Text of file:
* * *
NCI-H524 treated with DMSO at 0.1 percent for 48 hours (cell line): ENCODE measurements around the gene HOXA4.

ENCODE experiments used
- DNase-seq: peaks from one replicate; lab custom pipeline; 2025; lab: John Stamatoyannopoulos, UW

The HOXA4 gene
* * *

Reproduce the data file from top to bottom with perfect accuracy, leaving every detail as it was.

NCI-H524 treated with DMSO at 0.1 percent for 48 hours (cell line): ENCODE measurements around the gene HOXA4.

ENCODE experiments used
- DNase-seq: peaks from one replicate; lab custom pipeline; 2025; lab: John Stamatoyannopoulos, UW

The HOXA4 gene